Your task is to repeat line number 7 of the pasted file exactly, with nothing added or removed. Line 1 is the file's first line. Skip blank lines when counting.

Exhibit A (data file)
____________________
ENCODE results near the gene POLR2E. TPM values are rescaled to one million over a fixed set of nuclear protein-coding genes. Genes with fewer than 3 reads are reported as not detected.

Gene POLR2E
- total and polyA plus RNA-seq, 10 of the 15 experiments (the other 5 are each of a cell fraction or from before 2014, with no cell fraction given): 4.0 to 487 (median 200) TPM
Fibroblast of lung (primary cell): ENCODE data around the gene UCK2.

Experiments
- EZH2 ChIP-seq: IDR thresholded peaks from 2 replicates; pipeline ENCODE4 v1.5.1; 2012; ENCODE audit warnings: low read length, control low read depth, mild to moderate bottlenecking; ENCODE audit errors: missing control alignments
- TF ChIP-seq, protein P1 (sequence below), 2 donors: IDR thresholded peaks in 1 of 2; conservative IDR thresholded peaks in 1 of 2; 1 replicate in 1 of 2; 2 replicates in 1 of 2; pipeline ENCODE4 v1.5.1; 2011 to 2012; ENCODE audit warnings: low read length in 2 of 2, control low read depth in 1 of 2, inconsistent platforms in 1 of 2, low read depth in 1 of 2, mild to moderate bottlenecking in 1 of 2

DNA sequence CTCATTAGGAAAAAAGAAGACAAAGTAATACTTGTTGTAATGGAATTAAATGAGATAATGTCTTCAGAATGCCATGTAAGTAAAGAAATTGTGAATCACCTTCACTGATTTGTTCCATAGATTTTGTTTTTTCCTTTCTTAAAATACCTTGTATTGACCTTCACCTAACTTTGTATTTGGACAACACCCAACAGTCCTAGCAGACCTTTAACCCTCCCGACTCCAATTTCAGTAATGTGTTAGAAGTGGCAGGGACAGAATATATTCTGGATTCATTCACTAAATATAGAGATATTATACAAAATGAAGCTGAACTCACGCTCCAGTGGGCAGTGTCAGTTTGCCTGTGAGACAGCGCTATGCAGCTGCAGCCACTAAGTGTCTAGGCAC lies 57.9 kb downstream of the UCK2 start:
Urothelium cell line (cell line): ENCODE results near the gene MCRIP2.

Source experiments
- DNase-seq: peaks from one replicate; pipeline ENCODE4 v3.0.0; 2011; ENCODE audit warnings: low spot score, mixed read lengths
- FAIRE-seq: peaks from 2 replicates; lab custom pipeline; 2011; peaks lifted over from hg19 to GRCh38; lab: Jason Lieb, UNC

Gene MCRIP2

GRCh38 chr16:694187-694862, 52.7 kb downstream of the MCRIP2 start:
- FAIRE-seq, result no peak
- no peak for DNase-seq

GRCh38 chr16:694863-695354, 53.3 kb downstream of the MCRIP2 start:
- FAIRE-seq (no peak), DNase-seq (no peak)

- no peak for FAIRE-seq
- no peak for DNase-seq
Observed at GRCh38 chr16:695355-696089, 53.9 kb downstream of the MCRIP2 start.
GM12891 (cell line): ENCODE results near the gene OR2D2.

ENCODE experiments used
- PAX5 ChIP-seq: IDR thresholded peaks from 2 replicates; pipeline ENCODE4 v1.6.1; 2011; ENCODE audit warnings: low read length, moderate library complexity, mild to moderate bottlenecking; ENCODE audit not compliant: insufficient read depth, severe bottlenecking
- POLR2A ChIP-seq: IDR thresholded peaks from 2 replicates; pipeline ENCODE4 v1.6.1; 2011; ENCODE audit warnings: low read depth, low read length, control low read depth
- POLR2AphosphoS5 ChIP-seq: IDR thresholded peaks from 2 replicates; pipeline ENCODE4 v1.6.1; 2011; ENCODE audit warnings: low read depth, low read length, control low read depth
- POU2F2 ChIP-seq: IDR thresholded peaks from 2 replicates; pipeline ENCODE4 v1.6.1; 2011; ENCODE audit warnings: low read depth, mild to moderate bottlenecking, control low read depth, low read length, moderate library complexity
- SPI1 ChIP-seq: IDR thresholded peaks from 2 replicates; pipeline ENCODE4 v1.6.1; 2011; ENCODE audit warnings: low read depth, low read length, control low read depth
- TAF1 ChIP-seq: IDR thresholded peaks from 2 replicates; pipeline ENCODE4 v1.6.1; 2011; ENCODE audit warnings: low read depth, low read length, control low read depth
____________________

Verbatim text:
- TF ChIP-seq, protein P1 (sequence below), 2 donors: IDR thresholded peaks in 1 of 2; conservative IDR thresholded peaks in 1 of 2; 1 replicate in 1 of 2; 2 replicates in 1 of 2; pipeline ENCODE4 v1.5.1; 2011 to 2012; ENCODE audit warnings: low read length in 2 of 2, control low read depth in 1 of 2, inconsistent platforms in 1 of 2, low read depth in 1 of 2, mild to moderate bottlenecking in 1 of 2